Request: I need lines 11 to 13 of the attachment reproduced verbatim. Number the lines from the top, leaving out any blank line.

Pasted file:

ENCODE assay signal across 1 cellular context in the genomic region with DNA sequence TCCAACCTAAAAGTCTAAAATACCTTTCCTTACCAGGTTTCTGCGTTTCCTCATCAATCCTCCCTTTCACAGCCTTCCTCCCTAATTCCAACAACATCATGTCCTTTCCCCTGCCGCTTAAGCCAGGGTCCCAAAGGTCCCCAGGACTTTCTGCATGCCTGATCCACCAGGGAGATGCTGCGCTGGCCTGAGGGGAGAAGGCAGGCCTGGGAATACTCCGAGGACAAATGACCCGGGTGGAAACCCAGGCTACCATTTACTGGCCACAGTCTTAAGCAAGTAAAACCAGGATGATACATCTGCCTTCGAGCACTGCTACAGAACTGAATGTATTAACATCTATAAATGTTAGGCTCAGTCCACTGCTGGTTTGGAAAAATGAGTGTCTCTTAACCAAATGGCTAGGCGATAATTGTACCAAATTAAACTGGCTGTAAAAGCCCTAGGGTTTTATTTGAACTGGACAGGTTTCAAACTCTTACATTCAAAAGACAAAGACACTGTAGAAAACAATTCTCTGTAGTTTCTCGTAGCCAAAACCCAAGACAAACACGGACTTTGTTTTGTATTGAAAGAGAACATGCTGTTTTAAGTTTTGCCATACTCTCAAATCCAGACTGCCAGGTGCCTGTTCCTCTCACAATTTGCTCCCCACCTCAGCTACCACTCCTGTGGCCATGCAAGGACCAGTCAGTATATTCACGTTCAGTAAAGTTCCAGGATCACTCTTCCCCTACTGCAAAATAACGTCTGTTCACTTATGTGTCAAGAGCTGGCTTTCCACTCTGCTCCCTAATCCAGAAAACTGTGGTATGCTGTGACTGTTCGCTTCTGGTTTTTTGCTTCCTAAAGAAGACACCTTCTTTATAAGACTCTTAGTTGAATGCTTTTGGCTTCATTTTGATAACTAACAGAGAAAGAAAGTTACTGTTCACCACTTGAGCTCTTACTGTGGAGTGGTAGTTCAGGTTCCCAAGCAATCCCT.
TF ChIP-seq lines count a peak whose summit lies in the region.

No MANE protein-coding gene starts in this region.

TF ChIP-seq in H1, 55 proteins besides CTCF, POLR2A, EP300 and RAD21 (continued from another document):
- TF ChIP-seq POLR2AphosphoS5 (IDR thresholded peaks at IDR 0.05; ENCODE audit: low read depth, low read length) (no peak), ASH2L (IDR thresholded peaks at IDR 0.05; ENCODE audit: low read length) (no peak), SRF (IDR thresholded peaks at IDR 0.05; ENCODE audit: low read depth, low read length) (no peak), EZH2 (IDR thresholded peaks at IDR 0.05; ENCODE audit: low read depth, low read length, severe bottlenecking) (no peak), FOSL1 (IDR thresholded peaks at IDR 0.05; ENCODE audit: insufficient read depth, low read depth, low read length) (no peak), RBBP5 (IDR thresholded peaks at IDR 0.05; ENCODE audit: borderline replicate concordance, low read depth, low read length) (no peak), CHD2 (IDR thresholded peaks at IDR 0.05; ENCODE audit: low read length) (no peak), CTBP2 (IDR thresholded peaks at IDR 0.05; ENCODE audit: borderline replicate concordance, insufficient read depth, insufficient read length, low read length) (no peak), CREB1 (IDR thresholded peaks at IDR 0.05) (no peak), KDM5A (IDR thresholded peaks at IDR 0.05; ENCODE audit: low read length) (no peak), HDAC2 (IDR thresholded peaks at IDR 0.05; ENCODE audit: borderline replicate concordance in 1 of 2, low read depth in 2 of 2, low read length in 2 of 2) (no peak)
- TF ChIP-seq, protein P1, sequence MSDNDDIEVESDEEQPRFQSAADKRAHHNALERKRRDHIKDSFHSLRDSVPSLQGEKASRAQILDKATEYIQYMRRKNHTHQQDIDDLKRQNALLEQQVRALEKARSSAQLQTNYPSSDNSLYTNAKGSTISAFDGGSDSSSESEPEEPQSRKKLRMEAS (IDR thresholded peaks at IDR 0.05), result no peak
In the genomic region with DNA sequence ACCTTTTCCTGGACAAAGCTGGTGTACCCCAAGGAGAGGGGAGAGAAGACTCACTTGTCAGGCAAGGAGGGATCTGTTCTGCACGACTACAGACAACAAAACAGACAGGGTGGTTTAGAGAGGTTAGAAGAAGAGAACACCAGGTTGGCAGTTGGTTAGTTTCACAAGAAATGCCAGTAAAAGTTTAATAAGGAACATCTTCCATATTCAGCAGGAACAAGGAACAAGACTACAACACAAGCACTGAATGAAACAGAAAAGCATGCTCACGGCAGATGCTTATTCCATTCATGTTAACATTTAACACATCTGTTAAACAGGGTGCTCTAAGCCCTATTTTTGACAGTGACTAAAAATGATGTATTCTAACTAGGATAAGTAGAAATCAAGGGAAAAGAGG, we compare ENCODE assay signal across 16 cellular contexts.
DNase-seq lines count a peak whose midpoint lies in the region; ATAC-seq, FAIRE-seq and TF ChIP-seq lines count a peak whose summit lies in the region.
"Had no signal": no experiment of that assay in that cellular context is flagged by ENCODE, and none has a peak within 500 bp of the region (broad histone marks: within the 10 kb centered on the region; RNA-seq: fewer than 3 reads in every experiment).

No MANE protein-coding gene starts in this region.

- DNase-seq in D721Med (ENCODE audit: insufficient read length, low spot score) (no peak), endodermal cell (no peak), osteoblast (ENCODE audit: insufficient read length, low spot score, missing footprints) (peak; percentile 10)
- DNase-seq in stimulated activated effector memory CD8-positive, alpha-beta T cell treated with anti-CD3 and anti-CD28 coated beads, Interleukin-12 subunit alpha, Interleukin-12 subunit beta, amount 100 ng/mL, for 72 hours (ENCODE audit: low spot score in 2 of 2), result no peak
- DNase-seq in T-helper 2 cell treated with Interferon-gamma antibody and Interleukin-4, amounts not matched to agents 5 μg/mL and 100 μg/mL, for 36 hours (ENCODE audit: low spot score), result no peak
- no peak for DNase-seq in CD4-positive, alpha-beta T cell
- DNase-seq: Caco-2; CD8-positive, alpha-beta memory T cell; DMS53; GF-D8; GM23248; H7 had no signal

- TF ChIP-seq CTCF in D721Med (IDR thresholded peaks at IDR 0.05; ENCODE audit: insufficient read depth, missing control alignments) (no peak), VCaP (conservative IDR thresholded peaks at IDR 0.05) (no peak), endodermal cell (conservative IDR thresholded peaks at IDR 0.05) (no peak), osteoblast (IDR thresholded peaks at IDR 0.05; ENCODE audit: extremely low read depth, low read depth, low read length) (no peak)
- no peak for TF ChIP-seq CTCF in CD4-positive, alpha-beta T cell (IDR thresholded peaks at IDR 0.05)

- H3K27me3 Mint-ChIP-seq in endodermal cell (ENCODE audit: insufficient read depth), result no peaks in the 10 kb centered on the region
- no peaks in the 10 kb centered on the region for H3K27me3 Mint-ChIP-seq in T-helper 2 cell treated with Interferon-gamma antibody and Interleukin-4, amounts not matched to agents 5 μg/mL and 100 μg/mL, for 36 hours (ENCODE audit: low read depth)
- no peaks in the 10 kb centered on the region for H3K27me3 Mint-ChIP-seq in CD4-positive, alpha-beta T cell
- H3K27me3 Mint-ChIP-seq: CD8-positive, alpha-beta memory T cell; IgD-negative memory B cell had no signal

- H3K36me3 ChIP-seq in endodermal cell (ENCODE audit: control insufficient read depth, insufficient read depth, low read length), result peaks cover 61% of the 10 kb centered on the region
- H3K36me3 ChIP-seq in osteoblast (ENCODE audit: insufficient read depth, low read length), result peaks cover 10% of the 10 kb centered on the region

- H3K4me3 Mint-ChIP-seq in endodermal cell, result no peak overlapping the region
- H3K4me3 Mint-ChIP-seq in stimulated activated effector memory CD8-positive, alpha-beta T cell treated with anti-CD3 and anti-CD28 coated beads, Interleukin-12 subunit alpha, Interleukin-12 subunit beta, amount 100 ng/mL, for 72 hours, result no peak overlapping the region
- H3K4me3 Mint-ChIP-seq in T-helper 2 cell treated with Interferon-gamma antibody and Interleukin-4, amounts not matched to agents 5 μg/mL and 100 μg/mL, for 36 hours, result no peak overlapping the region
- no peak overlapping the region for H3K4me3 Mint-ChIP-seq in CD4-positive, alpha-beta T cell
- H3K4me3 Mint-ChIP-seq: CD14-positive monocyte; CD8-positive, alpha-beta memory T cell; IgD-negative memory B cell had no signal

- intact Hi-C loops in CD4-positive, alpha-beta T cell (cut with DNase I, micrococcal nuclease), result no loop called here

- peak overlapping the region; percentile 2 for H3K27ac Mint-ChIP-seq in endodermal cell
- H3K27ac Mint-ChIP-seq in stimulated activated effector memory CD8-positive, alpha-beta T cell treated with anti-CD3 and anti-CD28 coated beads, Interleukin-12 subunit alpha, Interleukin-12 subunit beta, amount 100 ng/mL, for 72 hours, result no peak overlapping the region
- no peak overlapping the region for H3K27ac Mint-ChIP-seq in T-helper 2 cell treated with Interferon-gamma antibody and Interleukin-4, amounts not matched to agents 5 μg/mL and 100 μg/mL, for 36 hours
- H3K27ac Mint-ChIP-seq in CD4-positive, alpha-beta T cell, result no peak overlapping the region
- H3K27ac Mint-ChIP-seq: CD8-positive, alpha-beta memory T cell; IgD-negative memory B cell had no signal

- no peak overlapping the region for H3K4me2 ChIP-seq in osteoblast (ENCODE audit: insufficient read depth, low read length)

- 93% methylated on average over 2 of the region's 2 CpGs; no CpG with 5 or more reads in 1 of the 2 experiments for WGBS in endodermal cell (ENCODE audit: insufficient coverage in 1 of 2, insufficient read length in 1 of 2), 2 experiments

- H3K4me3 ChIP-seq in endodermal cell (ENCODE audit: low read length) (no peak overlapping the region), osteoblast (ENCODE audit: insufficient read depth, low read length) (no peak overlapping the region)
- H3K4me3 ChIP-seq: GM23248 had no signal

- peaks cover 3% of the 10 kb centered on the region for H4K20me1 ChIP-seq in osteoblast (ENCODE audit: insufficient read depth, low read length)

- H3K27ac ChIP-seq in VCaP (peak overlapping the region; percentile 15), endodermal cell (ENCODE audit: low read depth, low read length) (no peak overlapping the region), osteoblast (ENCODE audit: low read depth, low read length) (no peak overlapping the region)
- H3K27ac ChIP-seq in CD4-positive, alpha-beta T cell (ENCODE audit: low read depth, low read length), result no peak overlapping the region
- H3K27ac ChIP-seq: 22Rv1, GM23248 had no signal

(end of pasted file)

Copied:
- DNase-seq in D721Med (ENCODE audit: insufficient read length, low spot score) (no peak), endodermal cell (no peak), osteoblast (ENCODE audit: insufficient read length, low spot score, missing footprints) (peak; percentile 10)
- DNase-seq in stimulated activated effector memory CD8-positive, alpha-beta T cell treated with anti-CD3 and anti-CD28 coated beads, Interleukin-12 subunit alpha, Interleukin-12 subunit beta, amount 100 ng/mL, for 72 hours (ENCODE audit: low spot score in 2 of 2), result no peak
- DNase-seq in T-helper 2 cell treated with Interferon-gamma antibody and Interleukin-4, amounts not matched to agents 5 μg/mL and 100 μg/mL, for 36 hours (ENCODE audit: low spot score), result no peak